It was a family experience for the Sansones. “Going back years and years ago, my mother and father supported a nun who worked out of St. Pius X Catholic Church on Grand Avenue. This modern-day Mother Teresa had absolutely no funding to help the people who were coming to our country legally to look for a better life,” said Doug Sansone.
Doug and wife Molly Sansone are co-chairmen for the 2018-19 Old Newsboys Campaign.
As the family grew up and became involved personally in charitable organizations, the next generation helped Sister Paulette Weindel, too. It naturally evolved from what they heard and learned around the family dinner table.
“We started assisting and my mom and dad sort of transitioned the reins over to us. We formalized the effort into a 501(c)(3) charitable organization, FIRST, to befriend immigrants in St. Louis. After all, somewhere in all our families’ histories, we were immigrants,” he noted.
Molly Sansone agreed about the important mission of FIRST (Friends of Immigrants & Refugees of St. Louis - http://firststl.org). As chairmen of Old Newsboys this year, the Sansones have designated it to receive a $10,000 grant as the 2018 Chairmen’s Charity of Choice.
“Mostly these people are escaping war-torn countries and come here with nothing. They leave most of their families behind and come here legally. Little kids are involved and it is an eye-opening situation for ourselves and our own kids. There is always a big conversation with them on how important it is to help these people,” she said.
Offered a helping hand from big hearts, newcomers get “a leg up” on the new system as they negotiate the way through resettlement. “When they arrive, they have no money and don’t understand the culture. Their English is not good. We simply help out those human beings so they can thrive in our society. It is a matter of human dignity.”
The FIRST organization includes a board of directors, of which the now-retired Sister Paulette is a member. Doug’s sister, Cindy Finney, and her family are primary helpers, too. Relatives and friends interested in the plight of refugees serve on FIRST’s board to make a difference in the lives of people fleeing from other countries.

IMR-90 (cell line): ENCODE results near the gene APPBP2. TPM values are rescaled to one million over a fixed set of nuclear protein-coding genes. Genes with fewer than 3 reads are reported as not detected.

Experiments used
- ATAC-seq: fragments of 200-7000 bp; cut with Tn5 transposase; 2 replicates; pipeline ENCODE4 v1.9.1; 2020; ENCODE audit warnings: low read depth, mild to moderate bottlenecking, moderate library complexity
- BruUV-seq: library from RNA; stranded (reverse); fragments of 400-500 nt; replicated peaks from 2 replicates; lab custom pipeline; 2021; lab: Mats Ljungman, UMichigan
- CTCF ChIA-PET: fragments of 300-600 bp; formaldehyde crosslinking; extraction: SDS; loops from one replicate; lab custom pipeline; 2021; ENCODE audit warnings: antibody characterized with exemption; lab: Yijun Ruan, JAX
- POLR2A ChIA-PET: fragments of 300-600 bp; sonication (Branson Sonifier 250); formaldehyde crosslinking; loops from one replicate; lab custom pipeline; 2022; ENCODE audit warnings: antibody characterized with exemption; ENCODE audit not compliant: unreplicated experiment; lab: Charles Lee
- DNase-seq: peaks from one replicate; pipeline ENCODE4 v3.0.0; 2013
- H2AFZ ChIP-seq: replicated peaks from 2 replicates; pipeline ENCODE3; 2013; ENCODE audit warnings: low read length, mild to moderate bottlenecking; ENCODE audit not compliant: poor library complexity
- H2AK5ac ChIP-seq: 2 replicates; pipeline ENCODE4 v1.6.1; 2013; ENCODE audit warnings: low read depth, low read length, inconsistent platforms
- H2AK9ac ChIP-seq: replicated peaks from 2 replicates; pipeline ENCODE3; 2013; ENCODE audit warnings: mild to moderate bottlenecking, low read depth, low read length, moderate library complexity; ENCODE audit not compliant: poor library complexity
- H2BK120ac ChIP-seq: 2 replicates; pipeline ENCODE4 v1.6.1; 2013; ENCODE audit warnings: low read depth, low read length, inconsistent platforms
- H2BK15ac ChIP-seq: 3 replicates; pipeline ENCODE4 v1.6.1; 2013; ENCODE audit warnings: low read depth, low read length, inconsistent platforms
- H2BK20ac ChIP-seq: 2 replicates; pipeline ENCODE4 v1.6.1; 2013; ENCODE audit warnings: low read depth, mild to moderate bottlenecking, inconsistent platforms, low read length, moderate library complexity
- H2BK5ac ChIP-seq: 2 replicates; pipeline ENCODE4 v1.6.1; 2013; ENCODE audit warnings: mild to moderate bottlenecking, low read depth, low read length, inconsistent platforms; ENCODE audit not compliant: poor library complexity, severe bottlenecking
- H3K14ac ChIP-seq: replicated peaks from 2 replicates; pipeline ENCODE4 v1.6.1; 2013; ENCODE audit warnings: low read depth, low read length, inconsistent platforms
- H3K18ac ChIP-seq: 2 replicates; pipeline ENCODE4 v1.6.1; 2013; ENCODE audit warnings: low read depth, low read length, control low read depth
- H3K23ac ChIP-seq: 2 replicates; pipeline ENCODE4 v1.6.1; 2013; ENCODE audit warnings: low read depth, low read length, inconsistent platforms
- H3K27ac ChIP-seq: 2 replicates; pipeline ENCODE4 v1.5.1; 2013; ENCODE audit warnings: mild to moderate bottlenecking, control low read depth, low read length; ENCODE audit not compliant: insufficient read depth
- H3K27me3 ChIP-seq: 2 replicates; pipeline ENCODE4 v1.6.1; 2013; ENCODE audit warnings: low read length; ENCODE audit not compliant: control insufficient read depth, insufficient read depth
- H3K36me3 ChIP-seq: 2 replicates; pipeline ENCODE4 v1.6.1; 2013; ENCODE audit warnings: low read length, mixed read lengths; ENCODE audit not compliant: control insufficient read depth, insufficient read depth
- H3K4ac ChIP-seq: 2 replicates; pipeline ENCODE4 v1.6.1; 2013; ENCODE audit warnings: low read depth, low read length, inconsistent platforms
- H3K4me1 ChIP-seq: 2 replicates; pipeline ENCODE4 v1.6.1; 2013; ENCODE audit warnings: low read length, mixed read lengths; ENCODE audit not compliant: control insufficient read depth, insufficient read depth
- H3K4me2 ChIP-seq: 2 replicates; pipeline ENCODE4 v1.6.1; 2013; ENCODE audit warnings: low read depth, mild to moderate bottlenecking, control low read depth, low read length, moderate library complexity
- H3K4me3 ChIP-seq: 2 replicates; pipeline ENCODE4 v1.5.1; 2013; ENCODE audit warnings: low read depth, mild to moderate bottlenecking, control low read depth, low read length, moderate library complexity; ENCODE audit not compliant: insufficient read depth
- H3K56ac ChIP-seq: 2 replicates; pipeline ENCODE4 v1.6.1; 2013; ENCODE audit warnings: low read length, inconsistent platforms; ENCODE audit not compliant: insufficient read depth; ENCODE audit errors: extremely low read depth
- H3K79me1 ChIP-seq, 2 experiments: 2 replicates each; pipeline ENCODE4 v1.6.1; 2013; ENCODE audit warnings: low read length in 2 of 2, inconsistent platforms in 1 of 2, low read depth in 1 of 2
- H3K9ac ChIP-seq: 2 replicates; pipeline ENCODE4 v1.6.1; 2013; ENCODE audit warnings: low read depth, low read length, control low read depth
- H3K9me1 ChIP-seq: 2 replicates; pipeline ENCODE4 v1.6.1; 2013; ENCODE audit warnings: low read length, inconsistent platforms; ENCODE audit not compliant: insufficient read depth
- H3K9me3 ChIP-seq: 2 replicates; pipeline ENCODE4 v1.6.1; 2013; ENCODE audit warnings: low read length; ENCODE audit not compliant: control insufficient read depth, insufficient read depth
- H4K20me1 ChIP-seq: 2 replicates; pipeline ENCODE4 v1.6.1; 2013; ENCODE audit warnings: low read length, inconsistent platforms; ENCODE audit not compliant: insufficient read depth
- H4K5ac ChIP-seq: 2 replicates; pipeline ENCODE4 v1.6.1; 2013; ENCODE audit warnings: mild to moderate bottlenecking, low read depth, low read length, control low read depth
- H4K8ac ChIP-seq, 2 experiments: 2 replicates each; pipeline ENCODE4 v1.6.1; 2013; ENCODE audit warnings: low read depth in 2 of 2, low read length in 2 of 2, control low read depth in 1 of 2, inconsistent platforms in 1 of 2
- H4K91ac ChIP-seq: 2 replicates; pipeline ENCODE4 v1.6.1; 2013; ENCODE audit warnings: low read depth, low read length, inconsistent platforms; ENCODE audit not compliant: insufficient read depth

“Those who needed help always found Sister Paulette,” Doug said. “She heard by word-of-mouth and she would call us. A sewing machine, some heaters. We would go to the store and buy them and deliver them to Sister. It was important to be able to provide 30, 40, 50 window air conditioner units to an apartment in oppressive heat.”
To his older sister, demands on people fleeing homelands gives them “hero” status. Finney said. “If this be you or me, we would take our families to get freedom against oppression, too. Some go back later and there is no one left. These people are just like us but they have lost everything to war - including their families.”
FIRST, she added, follows Sister Paulette’s philosophy. “The real goal, as Sister would say, is to get them to be good, contributing members of society. To do that, we just do basic things for them.”
Whether they provided uniforms and school supplies for children in elementary school or helped pay rent until a mom could go to work, they have seen FIRST’s success.
An influx of Vietnamese started the campaign. From an early Vietnamese family, a daughter who now works at the International Institute sometimes connects FIRST with specific needs.
“A lot of hardworking people came at one time from Bosnia,” Molly Sansone said about their path to becoming citizens. “Now, you see so many of these families rehabbing their neighborhoods. They have started groceriesand become thriving citizens in the community.”
Refugees from Sudan, Afghanistan, Somalia and Eritrea are among those helped.
Doug and Molly and their children delivered Christmas presents to a family from Liberia last year. Illness and family health challenges have extended their involvement.
“We adjust to what they are facing. Sometimes there is a little more desperate situation through illness or tragedy or greater needs of the children, so we help them a little longer,” Molly added.
Education is a primary objective upon arrival, Finney said, but no one who is hungry cares to do homework, so FIRST concentrates efforts on food, rent and gas bills.
Finney, an older sister in the eight-sibling Sansone clan, recalled her younger brother’s heart for helping people.
“One time when we delivered items like window air conditioners, Doug, who was only a teen then, helped take up a table and ended up emptying all the money out of his pockets to those people,” she said.
Human emotion is universal, she noted. “They live in fear, but respond with gratitude and joy.”